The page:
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Reports from Policy Analysts

New York State Eliminates ALST Test

Submitted On: Monday, March 20, 2017

Analyst: Kulnis, Derek

Analyst: Derek Kulnis

March 20 2017

The New York State Board of Regents has decided to eliminate the Academic Skills Literacy Test (ALST) as a requirement for teacher certification.  The test was created in order to assess the ability of candidates to read and write analytically, and was part of a series of more rigorous licensing exams that were enacted under the previous chancellor Meryl H. Tisch.

 Monica Disare notes in Chalkbeat that “teachers have had to clear four certification hurdles, including the literacy exam. The other exams ask teachers to demonstrate their teaching skills, content knowledge, and understanding of students with particular needs.” 

There is debate about the elimination of the tests.  Many officials and commenters contend that the examination has led to discrimination against prospective teachers who were black and Hispanic.

Kate Taylor explains in The New York Times that “an analysis done in 2014, the year the test was first administered, found that 64 percent of white candidates passed the test on the first try, while only 46 percent of Hispanic candidates and 41 percent of black candidates did.”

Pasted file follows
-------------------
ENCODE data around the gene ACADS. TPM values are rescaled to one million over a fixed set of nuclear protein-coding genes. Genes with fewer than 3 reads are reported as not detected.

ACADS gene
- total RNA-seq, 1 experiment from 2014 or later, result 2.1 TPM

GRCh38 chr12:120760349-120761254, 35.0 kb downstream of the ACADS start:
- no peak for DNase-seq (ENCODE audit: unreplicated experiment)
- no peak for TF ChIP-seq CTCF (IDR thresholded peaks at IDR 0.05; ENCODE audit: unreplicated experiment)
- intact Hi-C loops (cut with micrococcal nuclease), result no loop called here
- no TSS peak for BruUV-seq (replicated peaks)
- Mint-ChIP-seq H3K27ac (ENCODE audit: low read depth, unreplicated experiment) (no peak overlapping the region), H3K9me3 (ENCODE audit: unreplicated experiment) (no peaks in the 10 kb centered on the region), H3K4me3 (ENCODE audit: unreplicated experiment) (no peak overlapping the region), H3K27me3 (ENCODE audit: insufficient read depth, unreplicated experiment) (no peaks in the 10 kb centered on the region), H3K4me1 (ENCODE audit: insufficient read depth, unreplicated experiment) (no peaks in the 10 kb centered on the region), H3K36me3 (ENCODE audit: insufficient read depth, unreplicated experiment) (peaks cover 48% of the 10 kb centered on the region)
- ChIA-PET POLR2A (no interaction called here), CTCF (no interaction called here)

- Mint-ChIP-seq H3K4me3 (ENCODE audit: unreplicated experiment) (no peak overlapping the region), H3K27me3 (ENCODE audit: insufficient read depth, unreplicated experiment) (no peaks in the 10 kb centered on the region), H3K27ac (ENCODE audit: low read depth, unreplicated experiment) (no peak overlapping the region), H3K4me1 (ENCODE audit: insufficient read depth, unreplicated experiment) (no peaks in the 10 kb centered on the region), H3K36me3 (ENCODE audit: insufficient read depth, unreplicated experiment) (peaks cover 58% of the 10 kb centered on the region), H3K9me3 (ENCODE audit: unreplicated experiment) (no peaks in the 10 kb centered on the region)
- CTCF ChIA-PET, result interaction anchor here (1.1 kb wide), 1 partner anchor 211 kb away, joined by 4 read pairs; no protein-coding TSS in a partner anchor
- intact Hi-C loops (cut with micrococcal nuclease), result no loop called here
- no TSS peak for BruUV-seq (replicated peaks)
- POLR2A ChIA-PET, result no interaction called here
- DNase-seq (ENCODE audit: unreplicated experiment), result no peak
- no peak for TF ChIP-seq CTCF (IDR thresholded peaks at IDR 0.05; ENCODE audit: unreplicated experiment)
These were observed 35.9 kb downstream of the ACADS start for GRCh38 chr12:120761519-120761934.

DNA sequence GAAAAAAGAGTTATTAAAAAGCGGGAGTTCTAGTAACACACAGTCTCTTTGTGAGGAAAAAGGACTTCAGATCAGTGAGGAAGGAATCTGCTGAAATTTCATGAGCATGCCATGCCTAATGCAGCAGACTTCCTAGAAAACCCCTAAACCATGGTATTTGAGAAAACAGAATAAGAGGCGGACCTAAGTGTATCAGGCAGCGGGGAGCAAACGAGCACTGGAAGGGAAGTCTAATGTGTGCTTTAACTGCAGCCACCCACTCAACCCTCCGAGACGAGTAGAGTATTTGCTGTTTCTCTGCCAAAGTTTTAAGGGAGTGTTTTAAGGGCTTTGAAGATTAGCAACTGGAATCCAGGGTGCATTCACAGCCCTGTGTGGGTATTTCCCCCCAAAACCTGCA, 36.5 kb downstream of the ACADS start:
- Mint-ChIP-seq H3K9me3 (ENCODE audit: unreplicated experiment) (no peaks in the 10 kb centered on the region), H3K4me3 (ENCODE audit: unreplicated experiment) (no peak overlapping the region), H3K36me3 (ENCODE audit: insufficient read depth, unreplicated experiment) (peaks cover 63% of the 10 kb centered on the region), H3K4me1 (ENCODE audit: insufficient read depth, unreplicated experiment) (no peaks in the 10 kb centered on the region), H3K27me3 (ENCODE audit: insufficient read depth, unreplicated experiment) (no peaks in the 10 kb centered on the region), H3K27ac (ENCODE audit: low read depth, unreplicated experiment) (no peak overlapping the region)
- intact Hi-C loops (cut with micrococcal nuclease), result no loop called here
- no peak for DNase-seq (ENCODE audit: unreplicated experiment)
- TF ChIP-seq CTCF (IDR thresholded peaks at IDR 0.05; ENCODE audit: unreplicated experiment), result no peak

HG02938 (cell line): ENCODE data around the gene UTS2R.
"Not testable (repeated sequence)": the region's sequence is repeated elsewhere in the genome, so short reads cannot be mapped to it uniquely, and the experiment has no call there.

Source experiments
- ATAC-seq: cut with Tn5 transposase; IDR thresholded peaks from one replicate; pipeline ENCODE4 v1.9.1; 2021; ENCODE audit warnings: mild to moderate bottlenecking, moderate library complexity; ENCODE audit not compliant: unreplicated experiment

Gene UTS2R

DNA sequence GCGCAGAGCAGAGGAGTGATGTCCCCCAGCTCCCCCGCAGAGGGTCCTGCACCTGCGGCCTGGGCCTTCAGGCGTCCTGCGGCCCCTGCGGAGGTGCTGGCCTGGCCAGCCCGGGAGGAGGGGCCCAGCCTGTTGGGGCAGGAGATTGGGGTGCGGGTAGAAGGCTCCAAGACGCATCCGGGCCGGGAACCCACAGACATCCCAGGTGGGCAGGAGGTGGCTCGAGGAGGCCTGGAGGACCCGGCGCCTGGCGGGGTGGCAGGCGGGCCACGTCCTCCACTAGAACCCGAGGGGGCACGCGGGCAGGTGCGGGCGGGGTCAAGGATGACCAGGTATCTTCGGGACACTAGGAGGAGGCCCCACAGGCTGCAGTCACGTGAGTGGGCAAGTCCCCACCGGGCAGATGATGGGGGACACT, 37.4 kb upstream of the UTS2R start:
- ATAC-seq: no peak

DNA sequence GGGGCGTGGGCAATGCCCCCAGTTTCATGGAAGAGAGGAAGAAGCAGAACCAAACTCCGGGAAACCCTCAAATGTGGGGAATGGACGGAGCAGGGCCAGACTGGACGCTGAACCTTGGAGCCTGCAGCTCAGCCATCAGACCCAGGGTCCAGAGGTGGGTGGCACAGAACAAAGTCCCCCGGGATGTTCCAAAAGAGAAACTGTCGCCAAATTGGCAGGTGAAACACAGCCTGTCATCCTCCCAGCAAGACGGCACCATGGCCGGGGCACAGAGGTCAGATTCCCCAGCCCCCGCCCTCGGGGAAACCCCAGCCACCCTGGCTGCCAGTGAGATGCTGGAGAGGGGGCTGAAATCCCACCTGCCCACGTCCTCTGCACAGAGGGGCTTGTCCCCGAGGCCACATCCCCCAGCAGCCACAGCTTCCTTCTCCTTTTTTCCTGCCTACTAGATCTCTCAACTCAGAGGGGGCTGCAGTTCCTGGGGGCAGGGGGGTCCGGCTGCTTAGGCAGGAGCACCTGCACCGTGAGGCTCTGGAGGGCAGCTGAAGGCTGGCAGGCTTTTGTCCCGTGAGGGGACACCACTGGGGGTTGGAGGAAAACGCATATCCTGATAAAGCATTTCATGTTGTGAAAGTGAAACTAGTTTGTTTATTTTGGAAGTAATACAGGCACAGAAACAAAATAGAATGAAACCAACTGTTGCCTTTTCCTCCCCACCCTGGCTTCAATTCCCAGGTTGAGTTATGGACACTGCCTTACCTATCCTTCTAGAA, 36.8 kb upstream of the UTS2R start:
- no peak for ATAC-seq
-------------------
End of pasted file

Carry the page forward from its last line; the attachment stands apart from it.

Taylor notes that many deans of education schools supported the elimination of the exam and cites Michael Middleton, dean of Hunter College School of Education, who claimed that the test was an expensive, unnecessary burden on prospective teachers. Middleton also stated of the test that "It's the one that looks like it's the least related to the actual work that teachers do day to day."

The tests have been the subject of debate nearly since their inception. Taylor notes that the test had been challenged in court, but that “a federal judge who had found two older certification tests to be discriminatory ruled in 2015that the ALST was not biased, because it measured skills that were necessary for teaching.”

 Nevertheless, opposition to the test has been widespread.  Disare explains that “state officials, and the state teachers union, also argued that the test was unnecessary since teachers already need to pass several other certification exams. In lieu of the using the ALST, the new measure approved by the Regents would modify a different certification exam to include additional assessment of reading and writing skills.”

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